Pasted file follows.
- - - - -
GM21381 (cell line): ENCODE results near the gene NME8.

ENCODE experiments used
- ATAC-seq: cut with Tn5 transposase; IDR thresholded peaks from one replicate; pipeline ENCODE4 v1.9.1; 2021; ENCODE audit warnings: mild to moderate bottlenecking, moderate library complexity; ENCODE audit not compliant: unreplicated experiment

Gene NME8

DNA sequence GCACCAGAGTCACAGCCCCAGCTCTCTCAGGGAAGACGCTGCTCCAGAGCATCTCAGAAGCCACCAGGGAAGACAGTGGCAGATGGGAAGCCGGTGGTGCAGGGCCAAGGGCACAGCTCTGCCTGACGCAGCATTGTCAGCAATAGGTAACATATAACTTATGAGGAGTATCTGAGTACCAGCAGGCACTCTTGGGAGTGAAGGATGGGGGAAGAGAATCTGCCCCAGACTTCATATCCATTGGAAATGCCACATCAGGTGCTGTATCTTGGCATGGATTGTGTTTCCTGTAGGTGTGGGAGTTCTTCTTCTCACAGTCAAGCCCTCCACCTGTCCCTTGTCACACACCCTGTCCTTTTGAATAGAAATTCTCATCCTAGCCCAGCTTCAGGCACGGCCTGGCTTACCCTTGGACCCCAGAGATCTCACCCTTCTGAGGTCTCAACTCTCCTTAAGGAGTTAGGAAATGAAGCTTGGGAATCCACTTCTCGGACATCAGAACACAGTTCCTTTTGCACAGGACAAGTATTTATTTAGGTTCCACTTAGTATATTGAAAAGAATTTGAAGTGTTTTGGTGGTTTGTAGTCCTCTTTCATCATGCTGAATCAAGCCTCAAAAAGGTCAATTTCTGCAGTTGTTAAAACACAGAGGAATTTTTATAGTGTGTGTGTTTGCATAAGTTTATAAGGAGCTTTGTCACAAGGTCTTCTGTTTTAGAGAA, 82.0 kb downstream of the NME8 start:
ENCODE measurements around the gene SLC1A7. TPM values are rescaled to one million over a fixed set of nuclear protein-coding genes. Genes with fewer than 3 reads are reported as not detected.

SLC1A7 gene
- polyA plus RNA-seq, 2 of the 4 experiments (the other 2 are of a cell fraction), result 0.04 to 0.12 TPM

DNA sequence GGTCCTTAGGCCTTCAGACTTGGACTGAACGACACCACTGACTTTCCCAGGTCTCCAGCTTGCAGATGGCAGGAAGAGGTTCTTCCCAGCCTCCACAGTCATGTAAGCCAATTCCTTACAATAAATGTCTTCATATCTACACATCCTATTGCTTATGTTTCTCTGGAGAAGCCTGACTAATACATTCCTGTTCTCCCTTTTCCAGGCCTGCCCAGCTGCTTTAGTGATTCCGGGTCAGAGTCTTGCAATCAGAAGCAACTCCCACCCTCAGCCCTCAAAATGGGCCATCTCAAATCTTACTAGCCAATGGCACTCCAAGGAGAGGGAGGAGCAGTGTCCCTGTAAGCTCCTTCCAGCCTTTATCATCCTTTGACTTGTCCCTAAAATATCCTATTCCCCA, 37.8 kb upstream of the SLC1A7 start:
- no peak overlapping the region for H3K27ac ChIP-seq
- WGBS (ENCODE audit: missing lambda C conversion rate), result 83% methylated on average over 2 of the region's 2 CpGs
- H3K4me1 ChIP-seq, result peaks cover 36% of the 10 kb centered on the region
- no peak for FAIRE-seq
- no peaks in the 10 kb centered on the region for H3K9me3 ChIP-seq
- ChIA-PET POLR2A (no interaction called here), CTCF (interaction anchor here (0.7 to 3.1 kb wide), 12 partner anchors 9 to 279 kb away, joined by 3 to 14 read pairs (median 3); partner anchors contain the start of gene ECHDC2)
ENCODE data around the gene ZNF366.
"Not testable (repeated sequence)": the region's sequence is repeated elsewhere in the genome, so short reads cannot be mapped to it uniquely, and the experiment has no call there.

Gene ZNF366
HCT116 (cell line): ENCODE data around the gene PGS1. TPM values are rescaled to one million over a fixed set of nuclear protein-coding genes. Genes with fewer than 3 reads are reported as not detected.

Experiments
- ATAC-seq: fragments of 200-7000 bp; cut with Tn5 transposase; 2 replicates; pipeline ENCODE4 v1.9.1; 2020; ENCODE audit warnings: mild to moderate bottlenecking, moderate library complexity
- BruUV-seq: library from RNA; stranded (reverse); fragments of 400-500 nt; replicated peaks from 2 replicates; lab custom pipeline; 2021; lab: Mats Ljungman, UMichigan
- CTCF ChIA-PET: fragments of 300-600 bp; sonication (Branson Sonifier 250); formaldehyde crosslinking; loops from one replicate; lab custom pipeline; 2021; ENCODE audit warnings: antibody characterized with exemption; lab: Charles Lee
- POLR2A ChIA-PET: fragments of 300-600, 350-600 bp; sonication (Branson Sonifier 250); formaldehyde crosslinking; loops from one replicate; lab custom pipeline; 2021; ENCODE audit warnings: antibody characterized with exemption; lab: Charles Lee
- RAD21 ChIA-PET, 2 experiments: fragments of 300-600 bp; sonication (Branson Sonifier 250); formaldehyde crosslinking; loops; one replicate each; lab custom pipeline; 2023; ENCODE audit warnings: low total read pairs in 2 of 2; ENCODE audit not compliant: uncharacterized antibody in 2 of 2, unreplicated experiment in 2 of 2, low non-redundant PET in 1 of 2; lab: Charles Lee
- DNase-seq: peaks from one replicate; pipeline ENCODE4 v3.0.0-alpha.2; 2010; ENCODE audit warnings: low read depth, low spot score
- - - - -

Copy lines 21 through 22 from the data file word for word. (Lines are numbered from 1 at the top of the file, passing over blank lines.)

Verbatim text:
- ATAC-seq: fragments of 200-7000 bp; cut with Tn5 transposase; 2 replicates; pipeline ENCODE4 v1.9.1; 2020; ENCODE audit warnings: mild to moderate bottlenecking, moderate library complexity
- BruUV-seq: library from RNA; stranded (reverse); fragments of 400-500 nt; replicated peaks from 2 replicates; lab custom pipeline; 2021; lab: Mats Ljungman, UMichigan